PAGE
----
Mortgage rates increased 15 basis points this week as the benchmark 10-year Treasury yield broke above the 4% mark for the first time since November.
The Freddie Mac Primary Mortgage Market Survey found the 30-year fixed loan rose to 6.65% from 6.5% for the week of Feb. 23. This is the highest the 30-year FRM averaged since the week of Nov. 10, 2022, which was the last time rates were over 7%.
For the same week a year ago, it was 3.75%.
Meanwhile, the 15-year FRM increased 13 basis points to 5.89% for the week of March 2. Last week the rate was at 5.76%, while last year this product averaged 3.01%.
“As we started the year, the 30-year fixed-rate mortgage decreased with expectations of lower economic growth, inflation and a loosening of monetary policy,” said Sam Khater, Freddie Mac chief economist, in a press release. “However, given sustained economic growth and continued inflation, mortgage rates boomeranged and are inching up toward 7%.”
Rising rates are a function of bond investors repricing inflation risk, said Orphe Divounguy, senior macroeconomist at Zillow Home Loans, in a statement issued Wednesday night. After several positive reports, the markets have been roiled by news that inflationary pressures have not cooled, including most recently, January’s Personal Consumption Expenditures Price Index, which came in higher than expected.
Zillow’s rate tracker as of Thursday morning reported a 20 basis point week-to-week increase for the 30-year FRM to 6.73%.
Furthermore, Minneapolis Federal Reserve President Neel Kashkari is indicating he might support a 50 basis point hike in short term rates at the next Federal Open Market Committee meeting.
“With the Fed firmly focused on wage growth, February employment data could cause more policy uncertainty and higher mortgage rate volatility,” Divounguy said. “Cooling wage growth in next week’s jobs report could send mortgage rates back down.”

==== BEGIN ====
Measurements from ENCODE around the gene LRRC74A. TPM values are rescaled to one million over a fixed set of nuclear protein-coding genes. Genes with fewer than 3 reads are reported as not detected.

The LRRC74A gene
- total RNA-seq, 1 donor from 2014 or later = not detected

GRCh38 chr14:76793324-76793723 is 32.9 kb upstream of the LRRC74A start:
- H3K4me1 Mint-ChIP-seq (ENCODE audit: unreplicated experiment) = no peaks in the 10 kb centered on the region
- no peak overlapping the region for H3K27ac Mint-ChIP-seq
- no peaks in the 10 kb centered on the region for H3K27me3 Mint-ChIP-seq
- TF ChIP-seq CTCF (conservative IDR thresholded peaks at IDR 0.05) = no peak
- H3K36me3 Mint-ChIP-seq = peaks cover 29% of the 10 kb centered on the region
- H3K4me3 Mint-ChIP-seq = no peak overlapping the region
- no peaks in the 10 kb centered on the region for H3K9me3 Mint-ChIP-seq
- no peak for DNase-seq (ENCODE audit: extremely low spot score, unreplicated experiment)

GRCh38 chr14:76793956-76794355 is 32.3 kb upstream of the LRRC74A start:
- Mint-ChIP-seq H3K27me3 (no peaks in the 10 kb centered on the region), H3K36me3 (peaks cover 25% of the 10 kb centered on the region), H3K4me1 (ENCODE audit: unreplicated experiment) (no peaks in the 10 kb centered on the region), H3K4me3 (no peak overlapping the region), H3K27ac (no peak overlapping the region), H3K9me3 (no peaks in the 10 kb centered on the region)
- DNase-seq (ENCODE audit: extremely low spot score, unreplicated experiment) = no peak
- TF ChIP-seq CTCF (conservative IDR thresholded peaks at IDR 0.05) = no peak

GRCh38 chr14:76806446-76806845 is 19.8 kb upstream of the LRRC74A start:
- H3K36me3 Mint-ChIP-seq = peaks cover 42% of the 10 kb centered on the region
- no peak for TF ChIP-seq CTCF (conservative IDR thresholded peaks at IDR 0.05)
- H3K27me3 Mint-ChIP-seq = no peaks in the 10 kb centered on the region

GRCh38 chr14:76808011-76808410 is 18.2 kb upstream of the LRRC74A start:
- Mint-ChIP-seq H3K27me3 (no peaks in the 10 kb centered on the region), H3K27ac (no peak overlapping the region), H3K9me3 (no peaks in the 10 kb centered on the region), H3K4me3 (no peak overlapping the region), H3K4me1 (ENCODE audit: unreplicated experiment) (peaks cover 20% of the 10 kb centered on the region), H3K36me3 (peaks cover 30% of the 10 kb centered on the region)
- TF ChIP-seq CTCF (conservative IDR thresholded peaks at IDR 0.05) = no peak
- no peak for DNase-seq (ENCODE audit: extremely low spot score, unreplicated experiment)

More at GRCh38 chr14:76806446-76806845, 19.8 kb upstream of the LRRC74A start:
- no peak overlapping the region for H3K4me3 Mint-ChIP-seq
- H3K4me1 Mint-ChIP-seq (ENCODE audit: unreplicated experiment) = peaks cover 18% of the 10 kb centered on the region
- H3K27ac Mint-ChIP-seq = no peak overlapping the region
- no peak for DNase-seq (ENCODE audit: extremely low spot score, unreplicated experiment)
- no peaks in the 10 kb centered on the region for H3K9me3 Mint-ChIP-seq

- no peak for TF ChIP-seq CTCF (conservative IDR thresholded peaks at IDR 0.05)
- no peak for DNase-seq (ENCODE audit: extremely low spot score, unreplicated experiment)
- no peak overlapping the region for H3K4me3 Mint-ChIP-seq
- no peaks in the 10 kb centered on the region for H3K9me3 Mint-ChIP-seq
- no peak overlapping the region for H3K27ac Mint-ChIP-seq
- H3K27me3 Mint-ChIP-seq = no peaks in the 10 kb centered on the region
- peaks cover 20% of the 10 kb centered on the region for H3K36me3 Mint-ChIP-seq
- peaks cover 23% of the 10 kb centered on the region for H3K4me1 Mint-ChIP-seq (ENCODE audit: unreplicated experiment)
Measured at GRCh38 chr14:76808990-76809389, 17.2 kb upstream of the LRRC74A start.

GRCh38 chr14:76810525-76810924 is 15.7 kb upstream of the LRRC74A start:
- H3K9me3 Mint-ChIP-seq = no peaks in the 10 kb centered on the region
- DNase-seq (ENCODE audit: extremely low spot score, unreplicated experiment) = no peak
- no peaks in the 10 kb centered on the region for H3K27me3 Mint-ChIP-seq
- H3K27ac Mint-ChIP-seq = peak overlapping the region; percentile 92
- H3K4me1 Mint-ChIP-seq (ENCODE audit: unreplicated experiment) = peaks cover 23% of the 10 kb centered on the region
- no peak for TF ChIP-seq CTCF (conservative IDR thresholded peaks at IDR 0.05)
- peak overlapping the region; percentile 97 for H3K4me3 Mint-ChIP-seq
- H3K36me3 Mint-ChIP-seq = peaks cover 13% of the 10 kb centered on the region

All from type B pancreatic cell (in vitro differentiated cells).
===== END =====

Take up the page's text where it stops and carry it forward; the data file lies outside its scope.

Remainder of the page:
At noon on Thursday, the 10-year Treasury was at 4.08%, up 9 basis points on the day, and 20 basis points from its close on Feb. 23.
The Fed “is not about to back off instituting more rate hikes in the next few FOMC meetings while it waits to see the desired impact on taming inflation,” Rajeev Dhawan of the Economic Forecasting Center at Georgia State University’s J. Mack Robinson College of Business said in a statement Wednesday. “Real moderation will arrive in terms of lack of job growth, which will first appear in the corporate sector, due to cautious CEOs and chief financial officers who do not anticipate runaway consumer spending prospects in the next 12 months.”
He predicted job losses will begin to affect the economy in the second quarter and intensify the rest of this year.
“This will be a cue for the Fed to start cutting rates aggressively, likely beginning by the end of 2023 and intensifying sharply in 2024, for a total of 200 basis points,” Dhawan said.
The rise in rates have dampened the early 2023 enthusiasm for residential real estate.
“Lower mortgage rates back in January brought buyers back into the market,” Khater said. “Now that rates are moving up, affordability is hindered and making it difficult for potential buyers to act, particularly for repeat buyers with existing mortgages at less than half of current rates.”
A longer term view is more appropriate, said First American Chief Economist Mark Fleming.
“While rates may bounce around on a week-to-week basis as new economic reports shift the outlook for inflation, the industry expectation is that inflation will improve throughout the year, said Fleming earlier this week when the title insurer released its Real House Price Index.
“As a result, if rates move lower throughout the year and affordability continues to improve, it could encourage both buyers and sellers to jump back into the market,” he concluded.